5k to raise autism awareness
Father hosts race in honor of autistic son
The Coleman’s Run 5K race for autism awareness will be held May 5 at 9 a.m., and nobody is happier about it than Dr. Clark Zealand.
For Zealand, an assistant professor of sports management and race director for Eco-X, a passion for running and his love for his 10-year-old autistic son Coleman led to his idea to do the Coleman’s Run in order to support the many families that autism affects and to make the community aware of the options for help that are available to them.
The race will begin at the Aid Station at 1035 Avalon Drive in Forest, and the proceeds will benefit Educational Solutions of Central Virginia, a local non-profit organization that provides resources to families who have autistic children or loved ones, according to a press release sent out earlier this month.
“When Coleman was diagnosed with autism, my wife and I were like, ‘what now?’” Zealand said. “Through this event, families who were in our exact situation can find resources they need to help their own children who are affected by autism, and can gain support by talking with other families, such as mine.”
According to Zealand, the cost to run in the race is $30, and he encourages even people who are not runners to at least donate because all proceeds go to help a cause that is near and dear to his heart.
“Educational Solutions of Central Virginia has helped my family, and Coleman especially, in a tremendous way,” Zealand said. “My wife homeschools both Coleman and his sister, and Educational Solutions of Central Virginia guided us with what curriculum to use to best teach Coleman.”
According to autismspeaks.org, recent national statistics show that one in every 88 children is diagnosed with autism yearly, topping leukemia and AIDS combined. For this reason, Zealand said that autism education and awareness needs to be brought to the forefront of people’s minds.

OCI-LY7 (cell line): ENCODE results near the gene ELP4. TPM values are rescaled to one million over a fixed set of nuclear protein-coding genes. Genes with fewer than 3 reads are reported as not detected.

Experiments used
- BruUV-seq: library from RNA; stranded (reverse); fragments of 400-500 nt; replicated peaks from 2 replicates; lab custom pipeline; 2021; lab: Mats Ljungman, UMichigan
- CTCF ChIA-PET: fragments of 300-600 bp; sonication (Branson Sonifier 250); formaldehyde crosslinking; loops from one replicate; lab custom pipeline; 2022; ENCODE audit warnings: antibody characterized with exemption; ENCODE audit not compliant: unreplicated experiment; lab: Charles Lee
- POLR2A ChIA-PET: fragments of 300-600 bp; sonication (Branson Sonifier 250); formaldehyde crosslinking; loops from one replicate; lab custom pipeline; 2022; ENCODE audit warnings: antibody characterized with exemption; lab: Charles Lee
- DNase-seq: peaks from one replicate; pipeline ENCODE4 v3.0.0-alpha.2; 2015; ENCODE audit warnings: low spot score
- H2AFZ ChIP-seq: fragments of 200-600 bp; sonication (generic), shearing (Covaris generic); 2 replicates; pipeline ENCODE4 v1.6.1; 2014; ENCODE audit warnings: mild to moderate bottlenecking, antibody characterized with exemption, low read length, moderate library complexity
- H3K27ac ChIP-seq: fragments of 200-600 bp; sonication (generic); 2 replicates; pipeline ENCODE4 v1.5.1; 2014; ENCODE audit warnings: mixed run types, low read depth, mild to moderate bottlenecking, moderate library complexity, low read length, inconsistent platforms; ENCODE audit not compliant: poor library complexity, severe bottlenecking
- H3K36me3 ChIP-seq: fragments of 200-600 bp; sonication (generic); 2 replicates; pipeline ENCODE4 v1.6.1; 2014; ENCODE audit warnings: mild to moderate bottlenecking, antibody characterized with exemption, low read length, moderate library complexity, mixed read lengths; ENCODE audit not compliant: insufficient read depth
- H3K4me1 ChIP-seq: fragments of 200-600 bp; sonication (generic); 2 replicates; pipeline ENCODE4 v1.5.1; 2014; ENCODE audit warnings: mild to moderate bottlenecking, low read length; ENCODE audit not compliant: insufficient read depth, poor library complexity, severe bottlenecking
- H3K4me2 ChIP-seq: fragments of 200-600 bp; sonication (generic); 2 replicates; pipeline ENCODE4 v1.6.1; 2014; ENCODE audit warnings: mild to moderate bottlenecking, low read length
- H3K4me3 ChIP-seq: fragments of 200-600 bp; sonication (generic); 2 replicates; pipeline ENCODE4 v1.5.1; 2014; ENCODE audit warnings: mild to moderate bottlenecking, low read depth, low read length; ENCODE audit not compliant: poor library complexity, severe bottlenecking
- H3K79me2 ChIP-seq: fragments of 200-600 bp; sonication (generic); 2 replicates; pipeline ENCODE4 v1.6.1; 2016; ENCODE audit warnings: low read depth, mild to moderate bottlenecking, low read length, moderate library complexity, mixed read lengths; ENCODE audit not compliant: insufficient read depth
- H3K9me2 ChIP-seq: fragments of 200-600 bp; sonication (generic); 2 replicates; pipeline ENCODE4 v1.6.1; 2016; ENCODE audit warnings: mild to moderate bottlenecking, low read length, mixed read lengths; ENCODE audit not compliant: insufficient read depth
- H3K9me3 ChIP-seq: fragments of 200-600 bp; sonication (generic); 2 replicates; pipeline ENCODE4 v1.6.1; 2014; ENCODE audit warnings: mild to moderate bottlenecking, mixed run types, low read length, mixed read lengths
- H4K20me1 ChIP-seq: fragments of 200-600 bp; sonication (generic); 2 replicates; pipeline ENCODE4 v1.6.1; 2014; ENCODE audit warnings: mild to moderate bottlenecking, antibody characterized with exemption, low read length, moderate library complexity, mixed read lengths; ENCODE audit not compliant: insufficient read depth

“Autism is tough, but there is something we as parents can do,” Zealand said. “We can learn what our options are and what resources are out there.”
One of these resources, in addition to Educational Solutions of Central Virginia, is the Blue Ridge Autism and Achievement Center located in Blue Ridge, Va. The center’s executive director, Angela Leonard, has a 16-year-old son with autism, and she agrees that getting the right resources to help children with autism makes all the difference in the world.
“I always tell parents that no one will fight harder for their child than they will,” Leonard said. “Whatever it takes to get them the training and help they need to be able to function normally as an adult should be done.”
Zealand said the Coleman’s Run 5K will be more than just another race. It will be an event where supporters can choose to either walk, be involved in the actual run, or simply bring their families to observe the race while they visit the various booths set up by autism centers and resources available locally.
For more information about the Coleman’s Run 5K, or to sign up for the event, go to colemansrun.com.